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Ancient Words    Poetry and thoughts

Started 18/1/20 by Blackwy; 3128 views.
Blackwy

From: Blackwy

18/1/20

How far back in time could you go and still understand English?

        
 

If you had a time machine, how far back could you go and still understand English?

At what point in history would you not be able to understand the English language?

If you went back in time to the 1800's and 1700's, you'd probably still be okay.

In reply toRe: msg 1
Blackwy

From: Blackwy

18/1/20

This except is from the book 'Robinson Crusoe', in 1719:

"I, poor miserable Robinson Crusoe,
being shipwrecked during a dreadful storm in the offing, came on shore on this dismal, unfortunate island, which I called “The Island of Despair”

That's fairly easy to understand, but you might struggle with old slang words like 'batty fang' and 'kickerapoo'.

Yestervid 12 Oct 2015

- https://youtu.be/8fxy6ZaMOq8

sweat_smile

In reply toRe: msg 1
Blackwy

From: Blackwy

18/1/20

A FEW ANCIENT WORDS

batty fang - a beating
kickerapoo - dead
land pirates - highway robbers
gutfoundered - very hungry
whapper - a big lie
Nitsqueeger - Hairdresser
Xantippe - an ill tempered wife
Abbess - a nun
Thornback - a spinster
Barber-monger - a vain man
Bleater - someone who complains a lot
Brabble - to quarrel loudly
Crapulous - the feeling of being too full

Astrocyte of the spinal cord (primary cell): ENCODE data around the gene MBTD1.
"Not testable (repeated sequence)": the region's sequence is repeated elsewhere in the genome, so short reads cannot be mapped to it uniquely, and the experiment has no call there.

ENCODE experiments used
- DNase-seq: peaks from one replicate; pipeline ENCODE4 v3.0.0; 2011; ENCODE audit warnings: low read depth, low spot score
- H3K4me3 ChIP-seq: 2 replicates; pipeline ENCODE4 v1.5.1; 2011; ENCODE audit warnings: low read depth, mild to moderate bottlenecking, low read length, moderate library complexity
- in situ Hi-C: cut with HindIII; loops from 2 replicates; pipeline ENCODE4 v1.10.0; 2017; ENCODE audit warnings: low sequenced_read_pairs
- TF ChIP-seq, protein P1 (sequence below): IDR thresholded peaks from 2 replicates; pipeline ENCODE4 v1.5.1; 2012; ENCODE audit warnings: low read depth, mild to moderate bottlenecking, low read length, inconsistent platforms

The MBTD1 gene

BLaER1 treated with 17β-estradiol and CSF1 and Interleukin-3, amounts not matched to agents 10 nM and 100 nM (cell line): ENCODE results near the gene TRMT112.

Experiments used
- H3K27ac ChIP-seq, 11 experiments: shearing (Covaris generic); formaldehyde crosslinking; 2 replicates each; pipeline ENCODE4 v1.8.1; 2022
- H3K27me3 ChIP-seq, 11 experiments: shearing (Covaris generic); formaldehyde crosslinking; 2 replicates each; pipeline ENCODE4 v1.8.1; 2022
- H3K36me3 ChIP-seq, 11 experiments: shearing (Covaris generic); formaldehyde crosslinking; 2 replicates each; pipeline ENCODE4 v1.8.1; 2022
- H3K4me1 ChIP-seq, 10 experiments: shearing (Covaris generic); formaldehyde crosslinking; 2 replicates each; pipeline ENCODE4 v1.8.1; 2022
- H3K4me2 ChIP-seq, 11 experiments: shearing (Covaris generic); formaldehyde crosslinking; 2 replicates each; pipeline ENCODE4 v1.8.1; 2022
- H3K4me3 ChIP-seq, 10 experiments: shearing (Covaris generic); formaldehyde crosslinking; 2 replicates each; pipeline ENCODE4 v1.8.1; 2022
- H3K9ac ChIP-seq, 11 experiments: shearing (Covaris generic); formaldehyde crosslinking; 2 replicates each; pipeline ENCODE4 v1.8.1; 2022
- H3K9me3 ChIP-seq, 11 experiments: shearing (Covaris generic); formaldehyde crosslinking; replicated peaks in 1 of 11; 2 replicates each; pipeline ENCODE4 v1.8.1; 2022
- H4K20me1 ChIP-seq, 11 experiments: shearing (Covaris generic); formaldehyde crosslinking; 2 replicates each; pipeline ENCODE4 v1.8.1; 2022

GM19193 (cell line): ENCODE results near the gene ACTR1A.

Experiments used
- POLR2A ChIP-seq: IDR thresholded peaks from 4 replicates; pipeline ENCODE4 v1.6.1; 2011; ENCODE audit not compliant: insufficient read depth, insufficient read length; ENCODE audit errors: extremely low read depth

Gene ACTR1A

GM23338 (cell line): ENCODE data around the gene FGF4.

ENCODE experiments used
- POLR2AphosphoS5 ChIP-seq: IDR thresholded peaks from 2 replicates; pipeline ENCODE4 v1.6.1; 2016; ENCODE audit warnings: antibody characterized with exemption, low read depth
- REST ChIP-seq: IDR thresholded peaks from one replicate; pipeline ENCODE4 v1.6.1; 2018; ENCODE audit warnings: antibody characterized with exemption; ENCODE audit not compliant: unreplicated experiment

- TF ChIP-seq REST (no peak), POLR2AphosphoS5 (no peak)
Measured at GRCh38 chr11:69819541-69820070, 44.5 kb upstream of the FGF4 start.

Hugger-mugger - secretly
Lettice-cap - a medical device like a hair net
Pigarlik - a bald head
Petty fogger - a dodgy lawyer
Mumpsimus - the act of sticking to old mistaken beliefs about language and customs simply  out of habit

laughing

Guard101

From: Guard101

18/1/20

Brabble - to quarrel loudly

Same as Babble!!  laughing

Ennya

From: Ennya

19/1/20

blush No wonder many people remained ignorant, illiterate and never read anything !

  • Edited 19 January 2020 11:09  by  Ennya
Ennya

From: Ennya

19/1/20

In our lifetime we invented a lot of words too Seinfeld was our teacher.

grinning

YADA YADA YADA

What begins as a shortcut over uninteresting information quickly becomes a yada yada over “the best part,” as Jerry puts it. 

FESTIVUS

George’s father’s alternative to Christmas involves the airing of grievances (or telling your family members how they’ve disappointed you over the year), feats of strength, and an aluminum pole (which you can find any time of year when you Google “Festivus”).

KAVORKA

Kramer is told he has kavorka, Latvian for “the lure of the animal," a power which draws women to him, to be "possessed by him."

laughing

In reply toRe: msg 6
Eliot (Elohimil)

From: Eliot (Elohimil)

20/1/20

Seinfeld is the master of new words!


REGIFTER: A label-maker Jerry gets from a friend looked familiar to Elaine because it’s the same one she gave Tim.

“He recycled this gift!” she cries. “He’s a regifter!”

https://youtu.be/c32W8Adtq6k

DOUBLE DIP
double-dipping a chip is perfectly fine.

Seinfeld - The Chip Dip
https://youtu.be/RfprRZQxWps

grinning

Eliot (Elohimil)

From: Eliot (Elohimil)

20/1/20

Mumpsimus - the act of sticking to old mistaken beliefs about language and customs simply out of habit

I've often heard Mumpsimus before

Lana (Redneckbab1)

From: Lana (Redneckbab1)

21/1/20

Master poets all have amazing and odd new words, just make sure the spell-checker gets it! grinning

In reply toRe: msg 6
Guard101

From: Guard101

22/1/20

These modern new words are right-on amusing!  laughing

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